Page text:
• De-couple the data from the underlying IT infrastructure,
  • Introduce mechanisms to impose, maintain and monitor different levels of data security through obfuscation, encryption, deconstruction, and geo-distribution of the data, based on the data stored and the corporate governance and regulatory compliance required to protect it,
  • Acquire tools that ensure IT controls extend from on-premises out to hybrid, multi-cloud storage architecture,
  • Compliance monitoring/reporting of data governance policies will become a paramount IT system,
  • Ensure cost optimization concerning the trade-off between data security and storage efficiency,
  • All of the above, with IT operational simplicity.

Given the new data security realities, the IT department’s mandate to improve services and reduce costs will not change. Consider the introduction of the General Data Protection Regulation (GDPR) in the EU and their structure of corporate fines for personal data loss.  

“In May 2018, a two-tiered sanctions regime will apply. Breaches of some provisions by businesses, which legislators have deemed to be most important for data protection, could lead to fines of up to €20 million or 4% of global annual turnover for the preceding financial year, whichever is the greater, being levied by data watchdogs. For other breaches, the authorities could impose fines on companies of up to €10m or 2% of global annual turnover, whichever is greater.” 

The regulation applies to organizations that collect data from EU or process data on behalf of data collector on persons based in the EU. The Regulation also applies to organizations based outside the European Union if they collect or process personal data of EU residents.

Given that fines are in the millions of dollars, the CIO’s of any organization with EU customers have a clear incentive to improve the data security and data compliance and second line of defense – let alone the loss of confidence impact from their own customers.

Three Myths Slowing Enterprise Cloud Data Storage Adoption

IT departments at high-performance computing enterprises are too often seen as cost centers. Many forward-thinking CIOs struggle to implement large-scale innovative technologies without sufficient C-suite buy-in, which can often be difficult to secure given the expenses of sophisticated advanced scale technologies. Though many executives understand that their technological foundation correlates with profitability, they often see new IT initiatives as costly ventures that don’t necessarily guarantee positive results.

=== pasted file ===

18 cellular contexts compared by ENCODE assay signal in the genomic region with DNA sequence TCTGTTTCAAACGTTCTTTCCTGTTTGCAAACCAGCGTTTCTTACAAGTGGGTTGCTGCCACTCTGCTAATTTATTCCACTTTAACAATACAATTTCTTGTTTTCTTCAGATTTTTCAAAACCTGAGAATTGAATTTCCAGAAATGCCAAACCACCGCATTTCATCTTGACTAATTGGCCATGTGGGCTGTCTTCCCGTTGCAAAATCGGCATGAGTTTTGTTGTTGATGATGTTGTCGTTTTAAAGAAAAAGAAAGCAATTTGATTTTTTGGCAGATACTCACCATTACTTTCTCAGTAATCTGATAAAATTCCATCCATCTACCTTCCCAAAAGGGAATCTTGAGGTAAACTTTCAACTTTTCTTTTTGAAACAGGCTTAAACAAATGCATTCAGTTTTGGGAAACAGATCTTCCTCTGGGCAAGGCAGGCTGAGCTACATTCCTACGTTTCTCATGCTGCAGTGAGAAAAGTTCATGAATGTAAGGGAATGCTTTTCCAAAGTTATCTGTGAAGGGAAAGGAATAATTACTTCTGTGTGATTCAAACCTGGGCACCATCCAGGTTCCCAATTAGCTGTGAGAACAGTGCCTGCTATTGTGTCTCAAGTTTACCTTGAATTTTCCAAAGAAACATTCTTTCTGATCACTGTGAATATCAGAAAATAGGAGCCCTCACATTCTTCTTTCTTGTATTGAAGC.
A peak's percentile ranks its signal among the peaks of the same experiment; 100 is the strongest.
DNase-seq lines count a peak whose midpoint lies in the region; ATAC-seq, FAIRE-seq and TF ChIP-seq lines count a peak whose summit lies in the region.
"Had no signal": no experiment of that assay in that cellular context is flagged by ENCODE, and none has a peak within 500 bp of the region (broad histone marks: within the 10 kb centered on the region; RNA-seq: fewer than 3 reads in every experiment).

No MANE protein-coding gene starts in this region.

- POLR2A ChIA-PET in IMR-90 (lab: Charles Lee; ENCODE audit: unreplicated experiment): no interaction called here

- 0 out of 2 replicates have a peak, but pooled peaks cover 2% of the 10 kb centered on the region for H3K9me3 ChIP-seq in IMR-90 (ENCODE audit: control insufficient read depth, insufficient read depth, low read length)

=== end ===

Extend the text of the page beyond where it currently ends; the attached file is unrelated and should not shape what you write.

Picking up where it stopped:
Due to the vast amount of data involved in organizations using HPC-class technology, hyperscale computing and cloud storage technology becomes a necessity.

However, the more sophisticated the organization’s computing, the more difficult it becomes for CIOs to convince business leaders to transition operations onto new cloud technologies.

To do so, CIOs may have to dismiss cloud myths that may make the rest of the C-suite hesitant to transition. Here are three common misconceptions about cloud technology and how IT professionals can address them:

Myth 1: Moving data onto the cloud is less secure than on-premise systems

Across the enterprise, C-suite executives and employees alike are often hesitant to migrate away from on-premise solutions for fear that their data will be lost “somewhere on the internet.” CIOs can address these security concerns before they arise by educating business leaders of the technology behind cloud storage that ensures security. Data security has come a long way in the past few years, going from using physical safeguards to digitally protecting information. In this way, cloud-based data is usually even more secure than it was on traditional storage methods. Layers of encryption and geodistributed storage models help keep cloud data out of the wrong hands while meeting regulatory compliance requirements.

Myth 2: Transitioning to the cloud will slow down existing operations